Smoke Free Housing
Owners, Landlords and Managers
Smoke Free policies are quickly becoming the standard for multi-unit housing in the U.S.
There are no federal or state laws that keep an owner from banning smoking in their buildings or on their properties. Smoke free policies do not ban a smoker from renting or make the smoker quit; they only state that a smoker cannot smoke while on the property or can only smoke in designated areas.
Reasons to ban smoking:
It is legal to ban smoking on and in properties.
Remember, smoke free policies are about the smoke, not the smoker.
The federal Fair Housing Act (FHA) implies that landlords are to provide a safe and habitable environment to protect tenants. (6)
This means handling all unwanted nuisances such as noise, poor ventilation, heating and secondhand smoke exposure that substantially affects the tenant’s enjoyment of the premises.
The landlord should take actions to prevent secondhand smoke from causing harm to tenants and affecting their enjoyment of the property.
Landlords that do not take action may be liable to legal action should the tenant show they have been harmed
-Breach of the covenant of quiet enjoyment -Negligence -Breach of warranty of habitability -Nuisance -Intentional infliction of emotional distress -Battery -Constructive eviction -Trespass
-Breach of the covenant of quiet enjoyment
-Breach of warranty of habitability
-Intentional infliction of emotional distress
The Americans With Disabilities Act and the FHA state that no one can be discriminated against in workplaces, public places or in housing due to disability.
Severe breathing problems are considered a disability. Facilities are required to provide reasonable accommodations to persons with severe breathing disabilities, which may include making the facility totally smoke-free.
Connecticut’s code regulating landlord-tenant relations empowers the local health department/ district to determine whether ventilation or other sanitary conditions pose a threat to health, and if so, order the landlord.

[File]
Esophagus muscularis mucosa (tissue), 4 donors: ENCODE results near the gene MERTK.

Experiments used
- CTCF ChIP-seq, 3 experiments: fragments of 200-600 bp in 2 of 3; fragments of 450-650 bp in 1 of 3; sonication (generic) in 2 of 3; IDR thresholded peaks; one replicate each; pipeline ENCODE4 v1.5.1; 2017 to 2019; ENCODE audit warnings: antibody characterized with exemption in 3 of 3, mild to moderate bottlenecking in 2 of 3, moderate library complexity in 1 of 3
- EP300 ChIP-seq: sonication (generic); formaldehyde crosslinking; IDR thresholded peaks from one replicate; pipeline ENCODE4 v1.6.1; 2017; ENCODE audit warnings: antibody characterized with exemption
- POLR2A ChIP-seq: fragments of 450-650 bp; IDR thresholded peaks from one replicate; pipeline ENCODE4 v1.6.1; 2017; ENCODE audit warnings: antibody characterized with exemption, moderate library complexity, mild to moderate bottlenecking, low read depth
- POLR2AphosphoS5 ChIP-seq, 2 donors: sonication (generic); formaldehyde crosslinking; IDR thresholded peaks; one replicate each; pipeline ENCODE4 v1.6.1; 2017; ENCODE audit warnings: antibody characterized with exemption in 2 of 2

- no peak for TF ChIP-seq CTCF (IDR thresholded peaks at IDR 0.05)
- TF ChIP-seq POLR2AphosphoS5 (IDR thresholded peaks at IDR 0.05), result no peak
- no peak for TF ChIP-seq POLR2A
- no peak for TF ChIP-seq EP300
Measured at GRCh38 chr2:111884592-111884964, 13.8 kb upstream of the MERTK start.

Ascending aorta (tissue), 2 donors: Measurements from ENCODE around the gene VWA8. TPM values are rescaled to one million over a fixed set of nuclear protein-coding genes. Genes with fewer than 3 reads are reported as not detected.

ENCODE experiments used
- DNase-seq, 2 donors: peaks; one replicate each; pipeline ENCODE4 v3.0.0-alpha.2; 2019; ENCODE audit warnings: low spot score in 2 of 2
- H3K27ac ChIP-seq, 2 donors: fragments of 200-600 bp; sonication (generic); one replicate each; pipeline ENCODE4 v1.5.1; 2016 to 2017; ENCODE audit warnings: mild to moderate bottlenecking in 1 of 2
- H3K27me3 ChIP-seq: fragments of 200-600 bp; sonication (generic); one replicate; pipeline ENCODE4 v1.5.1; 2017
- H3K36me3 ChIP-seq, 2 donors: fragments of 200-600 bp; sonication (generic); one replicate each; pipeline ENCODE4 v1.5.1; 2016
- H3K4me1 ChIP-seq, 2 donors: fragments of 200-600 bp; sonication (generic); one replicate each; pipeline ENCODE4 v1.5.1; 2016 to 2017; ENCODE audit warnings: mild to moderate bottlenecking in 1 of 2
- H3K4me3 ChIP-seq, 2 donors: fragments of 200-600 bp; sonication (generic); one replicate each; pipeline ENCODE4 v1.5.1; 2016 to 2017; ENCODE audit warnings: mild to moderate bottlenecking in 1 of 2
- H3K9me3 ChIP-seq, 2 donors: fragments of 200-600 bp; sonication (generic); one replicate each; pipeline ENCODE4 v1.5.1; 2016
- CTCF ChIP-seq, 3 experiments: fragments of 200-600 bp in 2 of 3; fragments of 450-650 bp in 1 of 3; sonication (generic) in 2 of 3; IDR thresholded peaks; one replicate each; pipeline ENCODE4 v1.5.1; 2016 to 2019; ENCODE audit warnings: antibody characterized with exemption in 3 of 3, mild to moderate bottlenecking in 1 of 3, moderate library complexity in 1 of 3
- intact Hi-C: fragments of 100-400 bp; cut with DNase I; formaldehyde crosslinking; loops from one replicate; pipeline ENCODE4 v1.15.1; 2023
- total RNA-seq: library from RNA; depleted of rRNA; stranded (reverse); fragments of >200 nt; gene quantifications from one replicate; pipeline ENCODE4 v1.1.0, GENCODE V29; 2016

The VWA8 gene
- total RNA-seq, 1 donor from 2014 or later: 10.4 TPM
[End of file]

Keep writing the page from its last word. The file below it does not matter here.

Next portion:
Steps For Going
(a checklist to implement a smoke free policy)
(find out your tenant's
interest in a smoke
Housing Policies and Tenant Lease Addendums
Sample Letters to
Smoke Free Policies
and Homeowners Associations
Resources for Tenants
or Staff who want
to Quit Tobacco Use
Cleaning to Transition to Smoke Free Units
This information is for educational purposes only and is not to be construed as a legal opinion or as a substitute for obtaining legal advice from an attorney.
More Resources for Smoke Free Housing:
National Center for Healthy Housing:www.nchh.org
"Reasons to Explore Smoke-Free Housing" (developed by Smoke-Free Housing New England and Tohn Environmental Strategies for the NCHH)
Smoke-Free Environments Law Project: www.tcsg.org/sfelp/home.htm
Tobacco Control Legal Consortium- http://www.tclconline.org/
Infiltration of Secondhand Smoke into Condominiums, Apartments and Other Multi-Unit Dwellings.
Secondhand Smoke Seepage into Multi-Unit Affordable Housing
Tobacco Technical Assistance Consortium: www.ttac.org
Tobacco Control Legal Consortium: www.tclconline.org
Technical Assistance Legal Center: www.phlpnet.org/tobacco-control
Americans for Nonsmokers' Rights Foundation: www.no-smoke.org
CDC Healthy Homes Manual Smokfree Policies in Multi-Unit Housing
 National Center for Healthy Housing, Green & Healthy Housing, Reasons to Explore Smoke-free Housing, Early Fall 2009.
[3http://www.usfa.dhs.gov/downloads/pdf/tfrs/v5i5.pdf U.S. Fire Administration / FEMA.
 Technical Assistance Legal Center, There is No Constitutional Right to Smoke, Public Health Institute 2005
 U.S. Department of Housing and Urban Development, Notice H 2010-21, Issued September 15, 2010.
 http://www.tcsg.org/sfelp/kline.htm Conn.Gen.Stat. Section 47a-52